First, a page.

The Lancet Countdown on Health and Climate Change study was a partnership of 120 experts from 35 institutions, including the World Health Organization, the World Bank, University College London and China’s Tsinghua University.

It warns that the most pressing health issue is the long-lasting effects of air pollution, which is worsening around the world.

The study goes on to caution that climate change is creating a world with more extreme weather events, the risk of food shortages and increasing cases of infectious diseases.

Ebola – DR Congo

Six new confirmed cases were reported in the past week (6 to 12 November) in the ongoing Ebola virus disease (EVD) outbreak in North Kivu and Ituri provinces, continuing the downward trend of new infections.

Global Warming

Climate change triggers a chain reaction that threatens the heart of the Pacific

The salmon catch is collapsing off Japan’s northern coast, plummeting by about 70 percent in the past 15 years. The disappearance of the fish coincides with another striking development: the loss of a unique blanket of sea ice that dips far below the Arctic to reach this shore.

The twin impacts – less ice, fewer salmon – are the products of rapid warming in the Sea of Okhotsk, wedged between Siberia and Japan. The area has warmed in some places by as much as 3 degrees Celsius (5.4 degrees Fahrenheit) since preindustrial times, making it one of the fastest-warming spots in the world, according to a Washington Post analysis of data from the nonprofit organization Berkeley Earth.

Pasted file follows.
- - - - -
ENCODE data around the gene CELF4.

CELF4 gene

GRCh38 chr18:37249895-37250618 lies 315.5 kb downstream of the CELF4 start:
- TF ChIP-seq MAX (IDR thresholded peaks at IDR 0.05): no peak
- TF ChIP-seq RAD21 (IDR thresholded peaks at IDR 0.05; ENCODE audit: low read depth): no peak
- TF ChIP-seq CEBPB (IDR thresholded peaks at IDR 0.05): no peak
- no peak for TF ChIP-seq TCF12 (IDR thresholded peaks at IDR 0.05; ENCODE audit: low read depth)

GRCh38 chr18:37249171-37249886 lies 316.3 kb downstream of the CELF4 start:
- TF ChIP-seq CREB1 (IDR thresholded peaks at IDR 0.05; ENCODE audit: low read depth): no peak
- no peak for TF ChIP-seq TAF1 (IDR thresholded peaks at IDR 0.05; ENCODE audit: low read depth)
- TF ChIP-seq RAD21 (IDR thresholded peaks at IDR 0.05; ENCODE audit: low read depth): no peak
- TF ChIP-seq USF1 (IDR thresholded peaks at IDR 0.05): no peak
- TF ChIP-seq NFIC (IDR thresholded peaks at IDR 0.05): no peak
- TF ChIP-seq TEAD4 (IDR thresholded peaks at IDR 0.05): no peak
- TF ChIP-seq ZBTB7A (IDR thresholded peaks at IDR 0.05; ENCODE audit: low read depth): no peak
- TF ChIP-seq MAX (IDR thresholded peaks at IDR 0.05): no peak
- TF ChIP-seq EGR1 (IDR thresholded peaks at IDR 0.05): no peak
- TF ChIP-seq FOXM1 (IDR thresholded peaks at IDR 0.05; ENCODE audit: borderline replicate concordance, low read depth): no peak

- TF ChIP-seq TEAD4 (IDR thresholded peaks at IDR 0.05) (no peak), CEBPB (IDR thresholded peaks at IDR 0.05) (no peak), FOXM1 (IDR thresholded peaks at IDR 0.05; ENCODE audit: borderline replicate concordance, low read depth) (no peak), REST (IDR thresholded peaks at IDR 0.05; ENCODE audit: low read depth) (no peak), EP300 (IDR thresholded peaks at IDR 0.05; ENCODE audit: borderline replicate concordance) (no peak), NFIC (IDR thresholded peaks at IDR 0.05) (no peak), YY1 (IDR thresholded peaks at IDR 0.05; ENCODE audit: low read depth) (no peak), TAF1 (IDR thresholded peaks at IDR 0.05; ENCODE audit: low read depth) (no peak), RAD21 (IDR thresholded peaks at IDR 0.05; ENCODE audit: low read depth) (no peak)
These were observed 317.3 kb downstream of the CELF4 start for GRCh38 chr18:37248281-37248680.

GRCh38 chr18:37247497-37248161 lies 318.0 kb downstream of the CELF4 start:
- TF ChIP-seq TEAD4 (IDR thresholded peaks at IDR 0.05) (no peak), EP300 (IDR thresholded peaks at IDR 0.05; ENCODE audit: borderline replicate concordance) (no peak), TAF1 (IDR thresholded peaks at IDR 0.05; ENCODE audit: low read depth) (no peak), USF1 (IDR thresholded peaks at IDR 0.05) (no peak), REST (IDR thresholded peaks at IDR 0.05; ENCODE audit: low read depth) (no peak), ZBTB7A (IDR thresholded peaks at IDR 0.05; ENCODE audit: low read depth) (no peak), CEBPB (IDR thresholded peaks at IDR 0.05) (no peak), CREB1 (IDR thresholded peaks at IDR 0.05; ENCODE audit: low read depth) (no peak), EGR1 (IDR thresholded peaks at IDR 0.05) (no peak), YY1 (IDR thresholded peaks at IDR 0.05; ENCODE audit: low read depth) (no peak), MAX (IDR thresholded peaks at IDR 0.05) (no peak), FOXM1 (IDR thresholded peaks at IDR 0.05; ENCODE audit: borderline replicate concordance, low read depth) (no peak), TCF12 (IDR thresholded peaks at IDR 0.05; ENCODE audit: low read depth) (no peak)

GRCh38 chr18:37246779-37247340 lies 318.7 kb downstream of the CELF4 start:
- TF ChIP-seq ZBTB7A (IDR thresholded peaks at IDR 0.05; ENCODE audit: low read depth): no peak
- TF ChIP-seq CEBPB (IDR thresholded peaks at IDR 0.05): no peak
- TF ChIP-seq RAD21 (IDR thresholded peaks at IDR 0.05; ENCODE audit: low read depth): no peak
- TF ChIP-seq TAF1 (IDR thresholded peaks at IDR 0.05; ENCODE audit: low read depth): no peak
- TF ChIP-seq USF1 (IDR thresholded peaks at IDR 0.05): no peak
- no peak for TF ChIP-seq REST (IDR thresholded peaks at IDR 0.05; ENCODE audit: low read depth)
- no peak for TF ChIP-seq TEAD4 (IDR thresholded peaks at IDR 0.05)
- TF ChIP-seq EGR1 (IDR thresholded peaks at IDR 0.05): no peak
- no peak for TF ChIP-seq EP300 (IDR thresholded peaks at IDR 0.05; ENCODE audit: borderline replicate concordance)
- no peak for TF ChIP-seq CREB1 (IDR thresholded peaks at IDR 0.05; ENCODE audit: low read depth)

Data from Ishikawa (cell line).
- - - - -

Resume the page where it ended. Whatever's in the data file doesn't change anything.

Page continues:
The rising temperatures are starting to shut down the single most dynamic sea ice factory on Earth. The intensity of ice generation in the northwestern Sea of Okhotsk exceeds that of any single place in the Arctic Ocean or Antarctica, and the sea ice reaches a lower latitude than anywhere else on the planet. Its decline has a cascade of consequences well beyond Japan as climate dominoes begin to fall.

When sea ice forms here, it expels huge amounts of salt into the frigid water below the surface, creating some of the densest ocean water on Earth. That water then sinks and travels east, carrying oxygen, iron and other key nutrients out into the northern Pacific Ocean, where marine life depends on it.

As the ice retreats, that nutrient-rich current is weakening, endangering the biological health of the vast northern Pacific – one of the most startling, and least discussed, effects of climate change so far observed.